The 8 Modules of First-Year Psychology in Practice – Paediatric Brain Injury Rehabilitation Acquired brain injuries (ABI) in children commonly cause diffuse, widespread brain damage as a result of car accidents, falls, hypoxia, shaken baby syndrome etc (Leeson, 2012). This can result in unpredictable deficits, as many areas of the brain are often affected. A broad knowledge of the following psychological modules are important in meeting all of the patient’s potential needs. Developmental psychology is the study of how a person changes, grows and develops over time. It focusses on the effects of nature and nurture on behaviour. Its importance is in identifying normal milestones of human development. Identifying diversion from these norms can assist in pinpointing the source of developmental delays. These milestones are important in rehab. If markers and outcomes are not met, it is necessary to be flexible with the plan (Bowen, 2005; Mayfield & Homack, 2005). It is important for consistency of reporting and observation that all staff have an understanding of developmental norms, including teachers in the child’s normal classroom. Personality is the interaction between one’s cognition, emotion and behaviour. The sum of these parts allows a professional to reasonably predict how someone would react to a specific set of situational stimuli. Arling & Spijkers (2009) found that assessment of personality and cognitive planning competency was relevant to rehab planning and assessment. An understanding of how differences weigh on development, emotion and behaviour is important if teachers and education advisors want to target lessons and meet the outcomes of Individual Education Plans (IEP). Staff must be aware of the involvement a person’s upbringing has on their perceptions of and reactions to situations. This is just as important when dealing with parents of injured children. Staff must also be aware, and able to communicate how, a patient will interact with society postABI. Teachers – on-ward and in classrooms – devise individual programmes for pupils of Indigenous descent (following legislation for Personalised Learning Plans for Aboriginal students) and of other cultures if necessary (Woolfolk & Margetts, 2007). Knowledge of abnormal psychology is critical in rehabilitating and teaching children with ABIs. Teachers must at least know what signs to look for that would communicate the child having further problems. Health professionals alike must be able to pick up these signs in consultations and be armed with measures to mitigate new problems. The growth field of health psychology can have an impact on paediatric rehabilitation. Its importance to paediatric ABI rehabilitation is in that it endeavours to understand the psychological influences on how people stay healthy and how they respond when they fall ill (Taylor, 2003). For instance, health psychology looks at the role stress plays in convalescing patients. Stress and anxiety is present at some point in almost all patients and is caused, not only by the incident itself, but also by social, emotional and intellectual upheaval. People in the resistance stage of Selye’s (1936) general adaptation syndrome have a weakened immune system and are at risk of ‘exhaustion,’ being the point when physiological defences cease to operate. Psychologists agree that there is a biological basis for behaviour. There is a majority agreement that genes influence one’s reaction to a set of environmental and biographical factors (Stefonsson, 2007). Due to stress, anxiety, frustration or frontal lobe damage, sufferers of ABIs may come to present behaviours that are anti-social, or damaging to themselves. An understanding of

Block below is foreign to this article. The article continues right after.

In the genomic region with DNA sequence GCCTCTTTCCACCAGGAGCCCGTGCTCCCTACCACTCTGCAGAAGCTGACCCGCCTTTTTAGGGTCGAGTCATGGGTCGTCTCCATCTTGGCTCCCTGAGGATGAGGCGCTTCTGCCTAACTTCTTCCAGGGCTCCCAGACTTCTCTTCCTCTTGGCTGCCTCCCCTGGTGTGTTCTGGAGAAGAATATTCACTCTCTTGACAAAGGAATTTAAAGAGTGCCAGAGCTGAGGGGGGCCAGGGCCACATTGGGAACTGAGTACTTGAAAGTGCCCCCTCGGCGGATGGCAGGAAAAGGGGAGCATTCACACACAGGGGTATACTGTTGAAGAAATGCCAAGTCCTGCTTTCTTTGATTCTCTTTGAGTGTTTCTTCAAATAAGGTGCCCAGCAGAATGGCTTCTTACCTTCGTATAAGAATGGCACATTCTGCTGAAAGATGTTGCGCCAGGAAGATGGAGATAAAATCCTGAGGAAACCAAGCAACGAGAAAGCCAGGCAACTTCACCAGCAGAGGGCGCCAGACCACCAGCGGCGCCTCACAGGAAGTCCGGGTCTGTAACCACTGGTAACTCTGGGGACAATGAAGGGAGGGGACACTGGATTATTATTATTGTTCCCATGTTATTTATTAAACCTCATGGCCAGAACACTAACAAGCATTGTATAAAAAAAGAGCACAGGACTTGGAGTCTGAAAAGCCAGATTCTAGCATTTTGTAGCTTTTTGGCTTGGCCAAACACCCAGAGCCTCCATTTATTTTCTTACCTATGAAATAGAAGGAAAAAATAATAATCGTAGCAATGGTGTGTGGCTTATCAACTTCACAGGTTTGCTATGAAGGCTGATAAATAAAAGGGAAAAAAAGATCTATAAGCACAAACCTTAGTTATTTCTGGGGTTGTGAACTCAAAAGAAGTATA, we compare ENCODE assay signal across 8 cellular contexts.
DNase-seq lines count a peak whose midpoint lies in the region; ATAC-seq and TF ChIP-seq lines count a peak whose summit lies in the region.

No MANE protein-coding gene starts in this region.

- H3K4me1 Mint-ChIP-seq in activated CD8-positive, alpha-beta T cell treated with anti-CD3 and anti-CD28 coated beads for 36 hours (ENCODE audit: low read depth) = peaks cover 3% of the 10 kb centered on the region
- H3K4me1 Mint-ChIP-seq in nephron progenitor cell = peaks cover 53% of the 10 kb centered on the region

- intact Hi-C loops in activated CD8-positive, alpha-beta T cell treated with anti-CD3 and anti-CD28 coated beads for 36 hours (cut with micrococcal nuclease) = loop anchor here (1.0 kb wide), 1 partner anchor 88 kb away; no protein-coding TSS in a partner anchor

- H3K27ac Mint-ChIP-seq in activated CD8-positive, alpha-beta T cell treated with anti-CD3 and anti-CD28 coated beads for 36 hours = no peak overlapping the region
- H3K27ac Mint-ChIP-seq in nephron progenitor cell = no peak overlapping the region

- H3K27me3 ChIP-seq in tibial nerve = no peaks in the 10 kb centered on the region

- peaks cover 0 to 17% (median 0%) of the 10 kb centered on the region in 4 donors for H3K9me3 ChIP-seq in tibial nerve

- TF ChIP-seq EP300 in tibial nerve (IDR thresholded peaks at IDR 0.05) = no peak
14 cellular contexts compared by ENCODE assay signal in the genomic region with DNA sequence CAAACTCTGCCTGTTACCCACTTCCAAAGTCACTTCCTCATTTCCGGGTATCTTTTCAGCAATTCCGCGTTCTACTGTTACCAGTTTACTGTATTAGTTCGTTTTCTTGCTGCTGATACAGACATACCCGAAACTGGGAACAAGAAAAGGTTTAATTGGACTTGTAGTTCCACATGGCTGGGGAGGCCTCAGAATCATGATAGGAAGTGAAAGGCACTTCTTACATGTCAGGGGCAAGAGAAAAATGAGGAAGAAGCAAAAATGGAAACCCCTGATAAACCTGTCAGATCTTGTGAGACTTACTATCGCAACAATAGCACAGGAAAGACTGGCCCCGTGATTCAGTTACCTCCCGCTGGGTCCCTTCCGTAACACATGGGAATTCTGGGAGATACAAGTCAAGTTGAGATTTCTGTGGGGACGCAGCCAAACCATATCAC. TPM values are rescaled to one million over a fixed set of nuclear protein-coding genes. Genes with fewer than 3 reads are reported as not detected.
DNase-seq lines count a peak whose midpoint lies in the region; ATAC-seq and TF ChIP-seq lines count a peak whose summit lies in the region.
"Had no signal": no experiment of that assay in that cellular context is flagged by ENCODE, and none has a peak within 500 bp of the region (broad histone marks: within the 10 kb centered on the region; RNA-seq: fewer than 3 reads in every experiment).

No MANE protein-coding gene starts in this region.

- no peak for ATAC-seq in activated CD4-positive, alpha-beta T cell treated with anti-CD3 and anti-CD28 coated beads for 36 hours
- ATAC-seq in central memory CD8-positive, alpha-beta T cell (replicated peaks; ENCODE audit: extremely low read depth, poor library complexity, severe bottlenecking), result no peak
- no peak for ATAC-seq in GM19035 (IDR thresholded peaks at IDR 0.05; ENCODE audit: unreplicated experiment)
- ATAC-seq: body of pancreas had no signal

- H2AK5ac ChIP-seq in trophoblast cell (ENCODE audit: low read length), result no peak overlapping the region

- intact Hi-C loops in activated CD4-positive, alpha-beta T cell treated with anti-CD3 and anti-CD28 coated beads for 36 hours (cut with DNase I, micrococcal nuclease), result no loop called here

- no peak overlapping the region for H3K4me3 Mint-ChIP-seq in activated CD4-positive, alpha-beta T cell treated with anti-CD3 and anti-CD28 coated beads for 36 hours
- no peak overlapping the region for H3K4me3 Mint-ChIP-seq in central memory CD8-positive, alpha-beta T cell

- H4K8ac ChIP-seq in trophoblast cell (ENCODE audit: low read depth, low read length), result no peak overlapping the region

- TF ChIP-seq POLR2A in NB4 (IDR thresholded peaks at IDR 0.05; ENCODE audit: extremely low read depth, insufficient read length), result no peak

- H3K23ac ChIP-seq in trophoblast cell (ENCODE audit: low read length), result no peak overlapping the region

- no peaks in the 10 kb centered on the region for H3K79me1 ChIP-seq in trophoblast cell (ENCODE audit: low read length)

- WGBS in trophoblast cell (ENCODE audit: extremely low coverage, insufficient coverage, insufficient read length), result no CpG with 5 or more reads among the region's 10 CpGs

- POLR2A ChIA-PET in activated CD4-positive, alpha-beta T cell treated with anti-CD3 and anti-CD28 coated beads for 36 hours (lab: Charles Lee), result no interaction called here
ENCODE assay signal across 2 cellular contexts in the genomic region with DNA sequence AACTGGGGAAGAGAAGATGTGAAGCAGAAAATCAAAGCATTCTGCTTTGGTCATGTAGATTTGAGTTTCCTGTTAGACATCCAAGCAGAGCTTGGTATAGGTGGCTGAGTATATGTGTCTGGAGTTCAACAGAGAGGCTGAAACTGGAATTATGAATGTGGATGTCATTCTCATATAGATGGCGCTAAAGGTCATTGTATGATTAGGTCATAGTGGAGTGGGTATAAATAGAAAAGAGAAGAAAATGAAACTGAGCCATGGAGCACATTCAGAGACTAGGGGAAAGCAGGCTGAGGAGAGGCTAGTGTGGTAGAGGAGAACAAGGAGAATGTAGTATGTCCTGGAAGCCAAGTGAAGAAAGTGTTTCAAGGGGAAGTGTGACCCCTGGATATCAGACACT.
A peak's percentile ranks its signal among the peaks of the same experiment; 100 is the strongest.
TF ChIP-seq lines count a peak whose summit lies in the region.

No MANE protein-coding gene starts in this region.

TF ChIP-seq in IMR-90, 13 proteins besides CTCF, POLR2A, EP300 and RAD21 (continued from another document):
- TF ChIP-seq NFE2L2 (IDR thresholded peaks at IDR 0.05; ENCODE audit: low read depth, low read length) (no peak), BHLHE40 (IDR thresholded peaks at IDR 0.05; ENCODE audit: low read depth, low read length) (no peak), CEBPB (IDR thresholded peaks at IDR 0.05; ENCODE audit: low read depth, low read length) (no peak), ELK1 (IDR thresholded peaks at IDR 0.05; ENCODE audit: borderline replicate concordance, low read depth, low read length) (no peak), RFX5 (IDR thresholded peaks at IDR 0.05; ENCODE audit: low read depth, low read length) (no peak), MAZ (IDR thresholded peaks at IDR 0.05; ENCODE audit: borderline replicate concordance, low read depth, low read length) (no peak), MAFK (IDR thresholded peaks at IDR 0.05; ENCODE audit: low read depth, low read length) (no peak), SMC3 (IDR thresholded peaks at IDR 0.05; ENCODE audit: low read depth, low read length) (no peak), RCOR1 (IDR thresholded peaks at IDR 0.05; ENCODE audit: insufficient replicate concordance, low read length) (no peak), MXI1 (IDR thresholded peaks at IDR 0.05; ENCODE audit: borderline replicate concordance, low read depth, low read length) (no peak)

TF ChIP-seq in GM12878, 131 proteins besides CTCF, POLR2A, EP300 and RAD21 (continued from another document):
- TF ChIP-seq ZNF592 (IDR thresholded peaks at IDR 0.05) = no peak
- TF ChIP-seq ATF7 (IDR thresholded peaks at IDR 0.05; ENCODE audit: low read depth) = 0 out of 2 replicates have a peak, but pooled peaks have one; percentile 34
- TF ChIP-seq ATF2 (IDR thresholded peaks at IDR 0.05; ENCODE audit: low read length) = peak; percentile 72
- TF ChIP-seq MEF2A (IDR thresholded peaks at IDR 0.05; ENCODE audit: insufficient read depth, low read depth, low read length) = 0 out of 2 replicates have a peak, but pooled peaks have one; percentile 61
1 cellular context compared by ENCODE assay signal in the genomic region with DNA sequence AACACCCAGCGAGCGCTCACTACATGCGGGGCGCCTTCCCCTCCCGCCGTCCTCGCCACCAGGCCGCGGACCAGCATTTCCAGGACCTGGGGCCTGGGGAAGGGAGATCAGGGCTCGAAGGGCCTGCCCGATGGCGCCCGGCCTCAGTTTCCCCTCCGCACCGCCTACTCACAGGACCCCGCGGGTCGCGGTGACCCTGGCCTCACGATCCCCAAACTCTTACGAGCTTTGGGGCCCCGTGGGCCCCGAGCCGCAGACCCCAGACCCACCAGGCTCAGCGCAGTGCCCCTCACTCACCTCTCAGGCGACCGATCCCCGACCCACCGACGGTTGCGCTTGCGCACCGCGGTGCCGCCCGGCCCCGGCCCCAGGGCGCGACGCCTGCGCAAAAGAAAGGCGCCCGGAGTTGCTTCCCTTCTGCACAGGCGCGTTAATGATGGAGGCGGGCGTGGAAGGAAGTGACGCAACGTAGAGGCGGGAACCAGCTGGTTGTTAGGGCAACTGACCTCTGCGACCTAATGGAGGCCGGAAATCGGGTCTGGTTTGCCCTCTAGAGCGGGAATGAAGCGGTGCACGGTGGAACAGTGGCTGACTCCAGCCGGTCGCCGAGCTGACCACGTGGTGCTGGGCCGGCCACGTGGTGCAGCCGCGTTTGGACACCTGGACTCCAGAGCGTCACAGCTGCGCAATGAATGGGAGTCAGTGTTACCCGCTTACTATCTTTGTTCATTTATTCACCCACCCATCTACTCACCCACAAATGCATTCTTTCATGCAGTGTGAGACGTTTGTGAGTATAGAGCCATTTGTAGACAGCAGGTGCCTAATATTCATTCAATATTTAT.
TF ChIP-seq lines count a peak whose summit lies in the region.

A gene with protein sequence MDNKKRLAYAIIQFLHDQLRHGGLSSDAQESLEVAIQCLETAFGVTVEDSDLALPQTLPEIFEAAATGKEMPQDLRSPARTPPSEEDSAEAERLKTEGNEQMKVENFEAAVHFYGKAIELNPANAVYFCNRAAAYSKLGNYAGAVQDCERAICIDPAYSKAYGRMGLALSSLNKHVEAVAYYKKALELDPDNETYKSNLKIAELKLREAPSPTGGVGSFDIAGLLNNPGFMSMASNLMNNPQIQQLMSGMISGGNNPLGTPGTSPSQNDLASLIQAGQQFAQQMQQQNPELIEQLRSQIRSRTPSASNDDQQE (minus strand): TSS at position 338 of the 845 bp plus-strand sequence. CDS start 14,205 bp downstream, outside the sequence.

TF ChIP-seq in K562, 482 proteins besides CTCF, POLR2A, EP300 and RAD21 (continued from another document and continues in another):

the physical reasons for behaviours is necessary for clinicians and physicians. A knowledge of the implications and measures necessary to induce a behavioural alteration is necessary for classroom teachers of ABI sufferers. Education advisors need a more comprehensive knowledge of this subject. Learning – referring to a change in the way a person acts based on prior experience – is vital in getting ABI sufferers back to the level of self-reliance they had prior to the incident. As mentioned above, commonly, ABIs result in a loss of functional skills including personal care, ambulation and communication. Even after these functions have been regained to a satisfactory level, patients may still have problems behaviourally and socially. After a person obtains an ABI, there is a risk that their senses may be affected. This could result in the child not receiving enough information about the world around them. For instance, if their proprioceptive senses are affected, then the child’s most basic functionality will be diminished; they will not know where they are in relation to themselves and space. Teachers and education advisors should be aware and set tasks that allow the student to use the senses they have available (Turkstra & Kennedy, 2005). Cognitive and language difficulties are common among ABI sufferers. Aphasia can be either expressive or receptive depending on whether the Broca’s area or the Wernicke’s area is affected. If communication centres are damaged before communicative skills are learned, rehabilitation could be slow and difficult (Leeson, 2012). Teachers must be understanding of and sensitive to the varying types of cognitive and communicative impairments children with ABIs have.